int          1822   int          2132      
throws       1756   if           1985      
void         1707   throws       1898      
if           1661   void         1834      
this         1464   this         1803      
private      1347   private      1605      
class        1239   class        1437      
case         841    case         1225      
else         839    else         940       
package      711    package      842       
boolean      506    boolean      623       
throw        495    throw        553       
for          421    for          469       
long         404    long         456       
true         384    true         439       
byte         345    interface    407       
interface    337    byte         397       
false        332    false        396       
protected    293    break        357       
super        265    protected    328       
break        200    super        328       
try          149    switch       197       
switch       146    try          193       
implements   139    catch        167       
catch        127    implements   162       
default      112    default      156       
instanceof   107    instanceof   156       
char         96     char         122       
short        91     short        93        
abstract     54     finally      54        
double       43     abstract     50        
transient    42     transient    45        
finally      34     double       44        
float        34     float        35        
enum         25     while        35        
while        23     enum         31        
continue     12     continue     13        
synchronized 8      synchronized 10        
volatile     6      do           6         
do           1      volatile     5  

Download the free and ASL 2.0 licensed “silly-metrics” program and start counting keywords in your software.

Why You Should NOT Implement Layered Architectures


Abstraction layers in software are what architecture astronauts tell you to do. Instead, however, half of all applications out there would be so easy, fun, and most importantly: productive to implement if you just got rid of all those layers.

Frankly, what do you really need? You need these two:

  • Some data access
  • Some UI

Because that’s the two things that you inevitably have in most systems. Users, and data. Here’s Kyle Boon’s opinion on possible choices that you may have

Very nice choice, Kyle. Ratpack and jOOQ. You could choose any other APIs, of course. You could even choose to write JDBC directly in JSP. Why not. As long as you don’t go pile up 13 layers of abstraction:

That’s all bollocks, you’re saying? We need layers to abstract away the underlying implementation so we can change it? OK, let’s give this some serious thought. How often do you really change the implementation? Some examples:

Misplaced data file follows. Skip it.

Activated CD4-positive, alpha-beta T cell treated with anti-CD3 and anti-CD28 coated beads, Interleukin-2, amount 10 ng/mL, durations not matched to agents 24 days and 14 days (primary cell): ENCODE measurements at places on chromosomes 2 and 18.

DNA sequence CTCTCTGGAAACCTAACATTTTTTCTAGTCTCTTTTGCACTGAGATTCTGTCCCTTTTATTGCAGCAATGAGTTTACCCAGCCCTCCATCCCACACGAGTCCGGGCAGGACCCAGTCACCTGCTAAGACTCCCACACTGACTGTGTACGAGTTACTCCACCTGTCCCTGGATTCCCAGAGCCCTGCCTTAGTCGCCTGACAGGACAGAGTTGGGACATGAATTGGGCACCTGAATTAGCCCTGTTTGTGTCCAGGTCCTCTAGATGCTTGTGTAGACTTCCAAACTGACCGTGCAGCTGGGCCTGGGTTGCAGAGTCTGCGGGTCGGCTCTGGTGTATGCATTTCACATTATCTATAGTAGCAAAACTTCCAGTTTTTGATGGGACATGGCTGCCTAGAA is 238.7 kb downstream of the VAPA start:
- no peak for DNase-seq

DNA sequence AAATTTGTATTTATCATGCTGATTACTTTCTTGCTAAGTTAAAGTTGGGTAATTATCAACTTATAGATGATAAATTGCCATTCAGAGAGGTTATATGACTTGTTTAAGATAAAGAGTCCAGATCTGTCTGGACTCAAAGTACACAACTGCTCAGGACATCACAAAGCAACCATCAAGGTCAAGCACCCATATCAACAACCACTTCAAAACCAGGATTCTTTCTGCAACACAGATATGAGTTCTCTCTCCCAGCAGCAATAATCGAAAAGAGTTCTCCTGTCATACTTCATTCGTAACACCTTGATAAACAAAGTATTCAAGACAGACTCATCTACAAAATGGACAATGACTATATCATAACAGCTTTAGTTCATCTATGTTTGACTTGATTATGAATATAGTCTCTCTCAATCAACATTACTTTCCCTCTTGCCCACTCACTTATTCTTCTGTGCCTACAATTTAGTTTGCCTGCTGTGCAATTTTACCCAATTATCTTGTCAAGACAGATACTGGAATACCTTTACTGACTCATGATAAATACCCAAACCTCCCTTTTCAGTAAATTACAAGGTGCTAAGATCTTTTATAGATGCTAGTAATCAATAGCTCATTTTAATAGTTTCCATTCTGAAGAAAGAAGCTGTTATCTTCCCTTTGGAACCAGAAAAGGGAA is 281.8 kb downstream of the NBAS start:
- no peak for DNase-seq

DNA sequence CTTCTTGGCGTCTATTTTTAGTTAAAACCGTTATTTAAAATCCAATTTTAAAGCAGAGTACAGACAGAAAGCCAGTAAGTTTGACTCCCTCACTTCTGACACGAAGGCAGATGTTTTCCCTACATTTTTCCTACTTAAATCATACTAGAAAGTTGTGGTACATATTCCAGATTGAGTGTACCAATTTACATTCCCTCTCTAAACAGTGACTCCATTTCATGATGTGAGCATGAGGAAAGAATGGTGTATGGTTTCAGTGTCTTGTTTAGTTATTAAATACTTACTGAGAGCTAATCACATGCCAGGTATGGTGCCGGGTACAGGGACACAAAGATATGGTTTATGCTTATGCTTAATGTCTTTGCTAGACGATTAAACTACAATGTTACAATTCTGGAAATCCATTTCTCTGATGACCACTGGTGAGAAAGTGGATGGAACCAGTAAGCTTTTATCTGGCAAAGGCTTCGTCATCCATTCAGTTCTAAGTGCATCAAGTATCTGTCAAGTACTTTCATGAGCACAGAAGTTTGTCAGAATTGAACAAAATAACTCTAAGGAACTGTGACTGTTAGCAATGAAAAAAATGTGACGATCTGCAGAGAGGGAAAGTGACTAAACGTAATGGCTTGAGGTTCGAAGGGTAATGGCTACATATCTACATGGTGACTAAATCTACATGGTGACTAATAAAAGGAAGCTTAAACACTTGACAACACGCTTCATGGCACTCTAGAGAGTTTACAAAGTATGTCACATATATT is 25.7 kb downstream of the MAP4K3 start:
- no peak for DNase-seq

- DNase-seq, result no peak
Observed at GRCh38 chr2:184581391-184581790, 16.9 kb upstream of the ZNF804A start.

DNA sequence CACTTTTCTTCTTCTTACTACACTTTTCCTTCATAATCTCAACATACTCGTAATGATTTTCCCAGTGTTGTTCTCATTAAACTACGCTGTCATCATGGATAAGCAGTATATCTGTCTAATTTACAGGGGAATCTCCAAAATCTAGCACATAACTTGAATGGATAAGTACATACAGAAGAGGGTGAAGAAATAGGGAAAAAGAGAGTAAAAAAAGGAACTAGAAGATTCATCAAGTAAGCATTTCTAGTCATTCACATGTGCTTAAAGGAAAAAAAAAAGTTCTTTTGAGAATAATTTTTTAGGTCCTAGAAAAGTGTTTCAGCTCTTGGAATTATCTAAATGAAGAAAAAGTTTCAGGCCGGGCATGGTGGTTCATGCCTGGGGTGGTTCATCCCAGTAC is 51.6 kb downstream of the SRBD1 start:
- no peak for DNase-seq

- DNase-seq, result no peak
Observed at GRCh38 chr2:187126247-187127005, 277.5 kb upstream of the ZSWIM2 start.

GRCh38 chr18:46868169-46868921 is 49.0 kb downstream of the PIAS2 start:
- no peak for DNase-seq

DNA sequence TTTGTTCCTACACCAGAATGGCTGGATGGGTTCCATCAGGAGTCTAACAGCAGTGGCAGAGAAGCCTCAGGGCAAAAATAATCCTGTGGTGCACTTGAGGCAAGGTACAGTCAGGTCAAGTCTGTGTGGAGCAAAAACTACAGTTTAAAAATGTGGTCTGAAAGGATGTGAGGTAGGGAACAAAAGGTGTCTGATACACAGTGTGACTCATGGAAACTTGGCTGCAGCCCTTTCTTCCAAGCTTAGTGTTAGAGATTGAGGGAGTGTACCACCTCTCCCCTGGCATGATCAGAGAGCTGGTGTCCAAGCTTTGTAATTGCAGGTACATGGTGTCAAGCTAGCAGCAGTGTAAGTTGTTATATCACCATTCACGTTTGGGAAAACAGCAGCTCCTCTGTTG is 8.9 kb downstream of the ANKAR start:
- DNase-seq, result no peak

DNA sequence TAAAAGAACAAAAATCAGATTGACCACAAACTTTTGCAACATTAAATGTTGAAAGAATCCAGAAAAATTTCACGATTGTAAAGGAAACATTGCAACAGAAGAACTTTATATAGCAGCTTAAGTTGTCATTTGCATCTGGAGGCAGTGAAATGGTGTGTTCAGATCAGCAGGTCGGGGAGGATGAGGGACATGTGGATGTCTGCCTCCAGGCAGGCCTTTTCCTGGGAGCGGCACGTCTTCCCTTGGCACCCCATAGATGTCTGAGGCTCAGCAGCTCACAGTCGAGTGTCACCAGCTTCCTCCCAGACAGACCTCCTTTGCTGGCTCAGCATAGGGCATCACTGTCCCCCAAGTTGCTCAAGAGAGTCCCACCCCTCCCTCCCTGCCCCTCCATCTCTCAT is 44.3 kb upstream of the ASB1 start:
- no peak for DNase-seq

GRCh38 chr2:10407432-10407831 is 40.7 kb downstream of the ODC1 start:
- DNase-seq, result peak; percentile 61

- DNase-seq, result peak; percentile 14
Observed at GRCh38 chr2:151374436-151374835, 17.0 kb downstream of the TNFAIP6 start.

• SQL. You hardly change the implementation from Oracle to DB2
  • DBMS. You hardly change the model from relational to flat or XML or JSON
  • JPA. You hardly switch from Hibernate to EclipseLink
  • UI. You simply don’t replace HTML with Swing
  • Transport. You just don’t switch from HTTP to SOAP
  • Transaction layer. You just don’t substitute JavaEE with Spring, or JDBC transactions

Nope. Your architecture is probably set in stone. And if – by the incredible influence of entropy and fate – you happen to have made the wrong decision in one aspect, about 3 years ago, well you’re in for a major refactoring anyway. If SQL was the wrong choice, well good luck to you migrating everything to MongoDB (which is per se the wrong choice again, so prepare for migrating back). If HTML was the wrong choice, well even more tough luck to you. Likelihood of your layers not really helping you when a concrete incident happens: 95% (because you missed an important detail)

Layers = Insurance

If you’re still thinking about implementing an extremely nice layered architecture, ready to deal with pretty much every situation where you simply switch a complete stack with another, then what you’re really doing is filing a dozen insurance policies. Think about it this way. You can get:

  • Legal insurance
  • Third party insurance
  • Reinsurance
  • Business interruption insurance
  • Business overhead expense disability insurance
  • Key person insurance
  • Shipping insurance
  • War risk insurance
  • Payment protection insurance
  • pick a random category

You can pay and pay and pay in advance for things that probably won’t ever happen to you. Will they? Yeah, they might. But if you buy all that insurance, you pay heavily up front. And let me tell you a secret. IF any incident ever happens, chances are that you:

  • Didn’t buy that particular insurance
  • Aren’t covered appropriately
  • Didn’t read the policy
  • Got screwed

And you’re doing exactly that in every application that would otherwise already be finished and would already be adding value to your customer, while you’re still debating if on layer 37 between the business rules and transformation layers, you actually need another abstraction because the rule engine could be switched any time.

Stop doing that

You get the point. If you have infinite amounts of time and money, implement an awesome, huge architecture up front.

Your competitor’s time to market (and fun, on the way) is better than yours. But for a short period of time, you were that close to the perfect, layered architecture!